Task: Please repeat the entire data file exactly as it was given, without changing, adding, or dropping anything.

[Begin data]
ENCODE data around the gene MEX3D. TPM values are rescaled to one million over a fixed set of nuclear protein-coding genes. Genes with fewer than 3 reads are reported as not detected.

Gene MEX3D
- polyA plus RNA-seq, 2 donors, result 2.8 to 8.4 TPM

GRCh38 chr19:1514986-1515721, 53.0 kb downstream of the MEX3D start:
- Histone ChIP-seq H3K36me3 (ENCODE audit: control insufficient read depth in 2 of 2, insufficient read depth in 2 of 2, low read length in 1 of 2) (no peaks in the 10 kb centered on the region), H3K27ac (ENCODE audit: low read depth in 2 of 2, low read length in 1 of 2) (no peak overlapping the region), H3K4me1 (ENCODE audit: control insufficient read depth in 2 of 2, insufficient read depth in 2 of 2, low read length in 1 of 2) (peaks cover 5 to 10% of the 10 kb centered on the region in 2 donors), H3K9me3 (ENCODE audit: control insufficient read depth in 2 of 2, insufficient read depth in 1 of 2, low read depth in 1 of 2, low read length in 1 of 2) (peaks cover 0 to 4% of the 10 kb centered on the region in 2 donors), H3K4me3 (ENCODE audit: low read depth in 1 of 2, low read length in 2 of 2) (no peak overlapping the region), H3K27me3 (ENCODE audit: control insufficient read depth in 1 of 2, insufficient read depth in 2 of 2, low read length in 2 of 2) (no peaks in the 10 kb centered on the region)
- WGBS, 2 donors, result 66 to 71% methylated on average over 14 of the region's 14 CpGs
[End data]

ENCODE data around the gene MEX3D. TPM values are rescaled to one million over a fixed set of nuclear protein-coding genes. Genes with fewer than 3 reads are reported as not detected.

Gene MEX3D
- polyA plus RNA-seq, 2 donors, result 2.8 to 8.4 TPM

GRCh38 chr19:1514986-1515721, 53.0 kb downstream of the MEX3D start:
- Histone ChIP-seq H3K36me3 (ENCODE audit: control insufficient read depth in 2 of 2, insufficient read depth in 2 of 2, low read length in 1 of 2) (no peaks in the 10 kb centered on the region), H3K27ac (ENCODE audit: low read depth in 2 of 2, low read length in 1 of 2) (no peak overlapping the region), H3K4me1 (ENCODE audit: control insufficient read depth in 2 of 2, insufficient read depth in 2 of 2, low read length in 1 of 2) (peaks cover 5 to 10% of the 10 kb centered on the region in 2 donors), H3K9me3 (ENCODE audit: control insufficient read depth in 2 of 2, insufficient read depth in 1 of 2, low read depth in 1 of 2, low read length in 1 of 2) (peaks cover 0 to 4% of the 10 kb centered on the region in 2 donors), H3K4me3 (ENCODE audit: low read depth in 1 of 2, low read length in 2 of 2) (no peak overlapping the region), H3K27me3 (ENCODE audit: control insufficient read depth in 1 of 2, insufficient read depth in 2 of 2, low read length in 2 of 2) (no peaks in the 10 kb centered on the region)
- WGBS, 2 donors, result 66 to 71% methylated on average over 14 of the region's 14 CpGs